Critical infrastructure and the growing cyber threats against our nation

By Molly Gluck

In Part Two of Boston University’s National Cyber Security Awareness Month Medium series, security experts weigh in on the top threats associated with critical infrastructures and share best-practices for protection

The Department of Homeland Security (DHS) defines critical infrastructure as, “essential services that underpin American society and serve as the backbone of our nation’s economy, security, and health. We know it as the power we use in our homes, the water we drink, the transportation that moves us, the stores we shop in, and the communication systems we rely on to stay in touch with friends and family.”

The DHS goes further to say that an attack on a critical infrastructure system could have a debilitating impact on our physical or economic security or public health or safety. In the early 2000s, Stuxnet, a malicious computer worm, demonstrated this to the world when it caused significant damage to Iran’s nuclear program. And just this week, researchers at Slovakia-based ESET reported that a new group of hackers, dubbed GreyEnergy, have infected three energy and transport companies in Ukraine and Poland with sophisticated new malware, and may be scheming other attacks. Today’s era of IT/OT/IoT convergence is allowing malicious actors — including nation-states and politically or financially motivated hackers — to easily gain access to entire operating systems and infrastructures through the weakest link, and achieve widespread harm.

Despite this risk, nearly 60% of executives at critical infrastructure operators reported that they lack appropriate controls to protect their environments from security threats. The poll also uncovered a lack of security in key sectors, including energy, utilities and manufacturing.

In an effort to combat this growing threat, critical infrastructure security is a key focus of this year’s National Cyber Security Awareness Month (NCSAM). In conjunction with this initiative, Boston University professors David Starobinski, Manuel Egele and Ari Trachtenberg from the Department of Electrical and Computer Engineering, weigh in on critical infrastructure vulnerabilities that need national attention in Part Two of Boston University’s NCSAM Q&A series. Check out what they had to say below.

Image source: Flickr from Ian Muttoo License: Creative Commons

Q1: Do you think the next major war on the U.S. will target critical infrastructures as a primary vector of attack? If so, why?

“Based on the recent history of conflicts, it is likely that any future war will involve cyberattacks against infrastructure, such as airports, hospitals, and financial services. Generally, the main objective is to sow fear and panic in the public.” — David Starobinski

Professor Starobinski is not alone in his thinking. NATO Secretary-General Jens Stoltenberg explains, “We see cyber being used to meddle in domestic political processes, attacks against critical infrastructure. Cyber will be an integral part of any future military conflict.” Furthermore, the Pentagon recently released a new cybersecurity strategy mapping out a more aggressive use of military cyber capabilities.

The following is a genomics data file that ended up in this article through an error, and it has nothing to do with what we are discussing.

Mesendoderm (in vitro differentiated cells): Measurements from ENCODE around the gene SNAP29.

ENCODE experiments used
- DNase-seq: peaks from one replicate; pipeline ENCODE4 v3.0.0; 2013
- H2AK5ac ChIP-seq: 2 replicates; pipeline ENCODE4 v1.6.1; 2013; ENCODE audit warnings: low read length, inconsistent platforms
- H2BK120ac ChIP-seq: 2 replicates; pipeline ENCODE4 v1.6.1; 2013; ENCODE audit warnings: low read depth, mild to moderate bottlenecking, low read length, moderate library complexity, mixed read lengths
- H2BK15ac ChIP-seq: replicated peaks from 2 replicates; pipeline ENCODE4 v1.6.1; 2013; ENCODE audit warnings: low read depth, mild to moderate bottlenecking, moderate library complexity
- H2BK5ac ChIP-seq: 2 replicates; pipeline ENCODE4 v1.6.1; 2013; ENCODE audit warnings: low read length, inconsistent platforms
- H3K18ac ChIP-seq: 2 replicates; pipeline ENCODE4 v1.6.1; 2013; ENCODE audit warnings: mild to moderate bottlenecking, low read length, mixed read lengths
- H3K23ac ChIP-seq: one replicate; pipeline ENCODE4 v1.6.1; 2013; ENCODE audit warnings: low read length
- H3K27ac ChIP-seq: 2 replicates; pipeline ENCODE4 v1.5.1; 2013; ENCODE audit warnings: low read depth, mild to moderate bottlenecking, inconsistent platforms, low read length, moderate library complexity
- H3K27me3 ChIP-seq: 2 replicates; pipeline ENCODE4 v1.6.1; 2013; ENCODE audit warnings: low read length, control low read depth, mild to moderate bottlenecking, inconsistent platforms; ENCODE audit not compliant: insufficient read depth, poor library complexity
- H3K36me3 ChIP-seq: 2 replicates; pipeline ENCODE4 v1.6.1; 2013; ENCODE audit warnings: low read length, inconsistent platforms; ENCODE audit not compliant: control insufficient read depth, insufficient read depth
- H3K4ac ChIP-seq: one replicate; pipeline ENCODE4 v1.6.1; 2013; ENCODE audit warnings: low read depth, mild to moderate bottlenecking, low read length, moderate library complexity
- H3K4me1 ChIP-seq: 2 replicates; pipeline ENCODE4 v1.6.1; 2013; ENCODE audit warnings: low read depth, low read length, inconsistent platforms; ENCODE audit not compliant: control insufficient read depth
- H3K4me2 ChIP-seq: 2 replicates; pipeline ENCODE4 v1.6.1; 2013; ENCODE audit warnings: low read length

Q2: Our day-to-day life depends on the country’s 16 sectors of critical infrastructure. What makes these vital frameworks so vulnerable?

“Recent studies have made clear that the Nation’s major critical infrastructures are inter-dependent. Hence, attack on one of these infrastructures could lead to a chain reaction impacting other infrastructures. Funding agencies are currently running programs, whose objectives are among other things to reduce the risk of such chain reactions.” — David Starobinski

“It seems that systems whose legacy is in air-gaped deployments (i.e., command and control infrastructure that is not connected to the Internet, where cyber security issues were ignored for decades) attract the attention of attackers as soon as these systems are connected to the Internet — almost irrespective of the underlying process these systems control.” — Manuel Egele

Q3: How can we best secure these infrastructures?

All critical infrastructures need to be properly examined and vetted, ideally through exercise of compromise (so called “red team” exercises). Damaging any one infrastructure can have severe domino effects on others. At the same time, I do think it is safe to say that, to date, our critical infrastructures have largely been secured against accidents and mistakes. However, we have not spent sufficient time or energy understanding and worrying about malicious actors that, in our connected world, can be working from increasingly inaccessible locations.” — Ari Trachtenberg

Additionally, the DHS collaborated with the Department of Energy to develop best-practices to help mitigate consequences of a cyber incident against critical infrastructures — and holistically support national preparedness of the Nation’s electric infrastructure. These protocols include:

· expanding cybersecurity technical expertise and information sharing,

· early integration of cybersecurity into system design,

· funding for cybersecurity investments, particularly for smaller utilities; and

· strong workforce development.

Now that Boston University’s experts have outlined the most important cyber security issues today in Part One and Two of the NCSAM series — they will discuss the impact higher education has in strengthening cyber security in these priority areas next. Stay tuned for Part Three!

You can follow Boston University College of Engineering at @BUCollegeofENG, Boston University Department of Computer Science at @BUCompSci and Boston University Hariri Institute for Computing at @BU_Computing on Twitter.

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